I believe that’s what we’ll get.

God’s people… Pray!

PS. If anyone of you reading this happens to have a 1st, 2nd, or 3rd degree connection to someone in the US Consulate in Guangzhou, we’d love to ask you for any favor or influence you might have to be applied on our behalf in the next 30 hours.

Thank you!

Day 5 – The Finding Spot

We spent our last day in Jinan trying to take in the city that has been home to our daughter for the two years, four months and twenty-seven days of her life. Trying to make sure we didn’t forget this place. We want to tell her the story of the city, the people, the country that gave her her start in life. The place that fought for her life and gave her the chance to find a family.

So we set out to visit her finding spot. We don’t have a lot of details surrounding the day of her birth or the days after. We don’t know her birth mother or father. We don’t know why they made the decision they did. We likely never will. However, the medical records we have state that she was found near the Children’s Hospital of Jinan. We hopped in a taxi, Kelley, Aila, and I, and we went to see this sacred place.

I’ve had a dream about this place. In my dream there was a small inset stoop just off the street on the backside of the hospital where the workers might park. (Side note: We caution not to add too much romance to the storyline; only let it be what it is and the pieces that are missing can just be missing. No one is required to know all the whys and wheres and whens. That’s why we trust God. Because we know He knows.) I can’t help but be grateful to God for the care and love that Aila’s birth mother showed her. I can’t imagine having to make this kind of decision. Her birth mother, maybe ashamed, placed her in a spot she knew she herself could remain anonymous, inconspicuous, and that this little baby would be found and immediately treated and placed in the hands of caring and capable hands until a family could come for her. I’m forever grateful to her. Her decision saved Aila’s life and gave her a chance. How do you say thank you for something like this?

The cab driver dropped us off at the ER entrance. We looked around there a bit. We knew her finding spot was not actually on the hospital campus proper but we really wanted to get a sense of this place. We continued to make our way down a side street past street vendors and small shop owners and past a couple small alleys. As we turned a corner, Aila tucked into Kelley and began to whimper lightly. Did she recognize this place? What this response totally unrelated? Who knows.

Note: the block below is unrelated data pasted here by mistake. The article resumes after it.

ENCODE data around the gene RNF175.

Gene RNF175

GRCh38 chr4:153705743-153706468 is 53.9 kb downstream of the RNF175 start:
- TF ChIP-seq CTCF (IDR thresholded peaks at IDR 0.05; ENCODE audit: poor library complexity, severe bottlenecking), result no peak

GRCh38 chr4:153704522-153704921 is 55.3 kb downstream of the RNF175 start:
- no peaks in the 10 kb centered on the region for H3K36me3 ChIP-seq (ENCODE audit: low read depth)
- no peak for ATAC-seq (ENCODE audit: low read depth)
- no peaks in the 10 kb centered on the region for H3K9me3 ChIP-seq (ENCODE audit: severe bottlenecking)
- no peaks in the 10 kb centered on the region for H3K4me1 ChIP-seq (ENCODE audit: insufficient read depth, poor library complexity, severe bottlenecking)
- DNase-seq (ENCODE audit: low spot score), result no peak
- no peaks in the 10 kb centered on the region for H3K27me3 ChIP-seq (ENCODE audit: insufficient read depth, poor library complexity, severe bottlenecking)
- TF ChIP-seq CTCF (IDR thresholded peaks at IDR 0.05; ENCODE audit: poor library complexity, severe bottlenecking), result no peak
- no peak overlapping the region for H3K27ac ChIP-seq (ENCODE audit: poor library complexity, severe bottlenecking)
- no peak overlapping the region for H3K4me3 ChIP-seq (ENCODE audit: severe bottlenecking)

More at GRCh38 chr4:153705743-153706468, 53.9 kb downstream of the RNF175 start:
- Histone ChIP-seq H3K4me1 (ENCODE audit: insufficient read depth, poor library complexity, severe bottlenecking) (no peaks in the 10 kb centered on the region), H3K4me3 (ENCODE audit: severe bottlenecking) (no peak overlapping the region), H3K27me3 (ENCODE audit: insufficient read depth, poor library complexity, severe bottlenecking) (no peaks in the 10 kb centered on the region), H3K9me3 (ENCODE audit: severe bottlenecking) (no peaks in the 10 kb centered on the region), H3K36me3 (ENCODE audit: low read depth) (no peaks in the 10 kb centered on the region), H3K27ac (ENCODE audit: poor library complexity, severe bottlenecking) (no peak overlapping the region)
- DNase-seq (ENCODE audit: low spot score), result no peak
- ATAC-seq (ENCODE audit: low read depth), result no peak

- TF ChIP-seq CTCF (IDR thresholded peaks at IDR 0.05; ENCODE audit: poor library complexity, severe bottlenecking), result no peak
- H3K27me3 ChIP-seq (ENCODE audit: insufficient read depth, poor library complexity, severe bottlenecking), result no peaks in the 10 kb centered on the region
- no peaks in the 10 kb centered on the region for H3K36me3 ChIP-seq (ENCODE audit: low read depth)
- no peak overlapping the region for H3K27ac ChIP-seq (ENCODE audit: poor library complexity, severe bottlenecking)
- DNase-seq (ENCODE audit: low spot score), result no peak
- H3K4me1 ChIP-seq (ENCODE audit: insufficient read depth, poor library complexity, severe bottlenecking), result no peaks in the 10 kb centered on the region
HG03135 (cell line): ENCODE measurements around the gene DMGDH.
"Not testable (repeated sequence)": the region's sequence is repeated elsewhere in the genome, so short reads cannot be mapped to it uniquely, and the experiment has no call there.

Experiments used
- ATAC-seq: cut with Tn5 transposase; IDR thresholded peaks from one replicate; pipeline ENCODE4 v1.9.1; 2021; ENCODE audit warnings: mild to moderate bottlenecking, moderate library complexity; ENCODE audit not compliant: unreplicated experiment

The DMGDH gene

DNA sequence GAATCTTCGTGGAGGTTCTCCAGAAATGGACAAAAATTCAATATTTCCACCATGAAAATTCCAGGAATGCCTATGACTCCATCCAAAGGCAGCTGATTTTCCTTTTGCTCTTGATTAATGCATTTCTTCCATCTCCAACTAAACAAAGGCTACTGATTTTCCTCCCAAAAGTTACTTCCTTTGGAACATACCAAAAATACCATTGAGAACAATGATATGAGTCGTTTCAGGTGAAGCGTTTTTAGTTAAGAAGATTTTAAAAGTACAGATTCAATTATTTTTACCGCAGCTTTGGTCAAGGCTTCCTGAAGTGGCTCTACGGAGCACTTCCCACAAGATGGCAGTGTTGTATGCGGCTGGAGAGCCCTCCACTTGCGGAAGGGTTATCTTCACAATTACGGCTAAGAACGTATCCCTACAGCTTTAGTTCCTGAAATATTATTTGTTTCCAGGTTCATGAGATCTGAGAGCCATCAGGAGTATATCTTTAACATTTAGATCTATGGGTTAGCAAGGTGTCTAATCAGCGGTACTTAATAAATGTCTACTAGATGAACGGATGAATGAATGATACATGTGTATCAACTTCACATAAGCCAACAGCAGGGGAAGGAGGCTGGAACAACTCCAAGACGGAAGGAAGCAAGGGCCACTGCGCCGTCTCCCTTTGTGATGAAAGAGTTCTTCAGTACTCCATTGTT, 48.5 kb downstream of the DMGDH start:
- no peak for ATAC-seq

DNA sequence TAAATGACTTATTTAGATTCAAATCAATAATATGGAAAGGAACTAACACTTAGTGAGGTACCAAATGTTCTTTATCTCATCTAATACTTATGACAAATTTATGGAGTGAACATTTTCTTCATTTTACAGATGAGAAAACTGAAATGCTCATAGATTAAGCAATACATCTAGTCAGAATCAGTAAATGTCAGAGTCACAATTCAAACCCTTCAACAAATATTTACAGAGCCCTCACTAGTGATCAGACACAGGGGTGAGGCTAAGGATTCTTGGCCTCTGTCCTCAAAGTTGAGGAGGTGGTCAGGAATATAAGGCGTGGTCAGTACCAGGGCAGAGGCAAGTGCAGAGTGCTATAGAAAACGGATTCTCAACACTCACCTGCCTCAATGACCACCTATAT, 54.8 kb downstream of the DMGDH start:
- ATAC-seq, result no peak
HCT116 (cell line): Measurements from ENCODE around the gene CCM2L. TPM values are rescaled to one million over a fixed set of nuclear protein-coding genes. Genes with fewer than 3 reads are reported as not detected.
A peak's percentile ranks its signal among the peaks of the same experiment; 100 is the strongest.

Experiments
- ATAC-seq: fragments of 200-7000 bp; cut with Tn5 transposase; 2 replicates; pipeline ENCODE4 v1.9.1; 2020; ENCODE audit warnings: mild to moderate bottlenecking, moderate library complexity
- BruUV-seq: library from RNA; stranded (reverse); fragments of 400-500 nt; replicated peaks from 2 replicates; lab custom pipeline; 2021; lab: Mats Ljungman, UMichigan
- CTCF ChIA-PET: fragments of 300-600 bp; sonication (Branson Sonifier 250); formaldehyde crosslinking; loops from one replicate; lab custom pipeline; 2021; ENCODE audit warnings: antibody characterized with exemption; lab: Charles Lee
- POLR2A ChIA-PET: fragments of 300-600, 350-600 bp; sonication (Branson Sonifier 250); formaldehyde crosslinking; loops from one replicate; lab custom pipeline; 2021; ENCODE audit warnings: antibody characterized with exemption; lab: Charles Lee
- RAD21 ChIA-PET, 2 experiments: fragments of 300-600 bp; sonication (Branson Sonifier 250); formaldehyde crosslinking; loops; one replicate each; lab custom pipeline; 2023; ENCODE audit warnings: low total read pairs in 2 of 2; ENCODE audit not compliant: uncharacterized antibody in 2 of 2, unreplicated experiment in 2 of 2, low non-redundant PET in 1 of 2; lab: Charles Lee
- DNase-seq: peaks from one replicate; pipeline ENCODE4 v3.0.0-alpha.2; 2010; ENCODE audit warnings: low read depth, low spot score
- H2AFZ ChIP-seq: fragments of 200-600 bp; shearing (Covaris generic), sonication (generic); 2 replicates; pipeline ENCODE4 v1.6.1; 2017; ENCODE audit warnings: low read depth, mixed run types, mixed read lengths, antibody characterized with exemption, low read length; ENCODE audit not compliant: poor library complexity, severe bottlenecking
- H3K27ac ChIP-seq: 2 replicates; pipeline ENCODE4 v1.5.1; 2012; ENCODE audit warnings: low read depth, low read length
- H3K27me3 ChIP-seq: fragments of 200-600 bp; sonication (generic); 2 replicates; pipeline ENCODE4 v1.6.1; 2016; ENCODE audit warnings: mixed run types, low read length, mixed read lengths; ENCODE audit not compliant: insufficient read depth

But then we saw it. Or at least we saw what I imagined it might be. A back street behind the hospital where employees could park. A place inconspicuous and yet accessible to hospital staff. Maybe this was it. Maybe not. But as we walked it about 50-60 yards in, we prayed. We prayed for her birth mother. We prayed for Aila’s heart and emotions as she will one day face the truth of her history. And we prayed God would help us all as people who love her deeply that we might be able to show her the love that God set in motion the day she was born.

We thought seeing her finding spot would be more overwhelming than it was. It was kind of like the last puzzle piece. You already know what the image is going to look like. It’s not like that final piece was disguising any big secret. It just completed the process. That’s what this was for us. At least as far as helping to shape the foundation of the story of how she came to be and how we came for her.

As we walked away, Kelley and I surrounded Aila and prayed and thanked God once again for preserving her life and I whispered in her ear, “you’ll never be left alone again.”

IMG_0234.jpg

IMG_0231.JPG

Days 4 – The City of Springs

We had a couple days here in the city to take advantage of some necessary bonding opportunities with our new little one. Some time to explore her city and learn about this place that is such a critical part of her story.

I love history. I get this from my dad, I think. I want to know what happened here and when and what were the conditions surrounding those moments. We just bought a house recently and I wanted to know about the original owner. What was life like? How was this neighborhood developed? Did she love it here?

Our guide, Jiun, has been amazing. He takes time to answer all our questions and share with us interesting information about the area. Jinan has numerous natural springs making their way out of the ground and emptying some for down the line into the Yellow River. For this reason, Jinan is known as The City of Springs. One particular spring is found in the middle of the city. The waters are deep and dark and the mouth is said to roar like a tiger. It was named Black Tiger Spring. Seems appropriate, I guess. Many locals use this spring as their main source of drinking water and water for cooking. They come with their buckets, pails, and kettles and draw what they’ll need for the day and go home. Jiun says it tastes sweet. Better than any water he’s ever had. It was crystal clear but I was not ready to brave it.

It’s absolute Eden in the middle of the concrete jungle of Jinan. Old men did Tai Chi and hung up bird cages in the willows. This particular spring created what would become a moat around the ancient city of Jinan and separated it from the new city until about 50 years ago.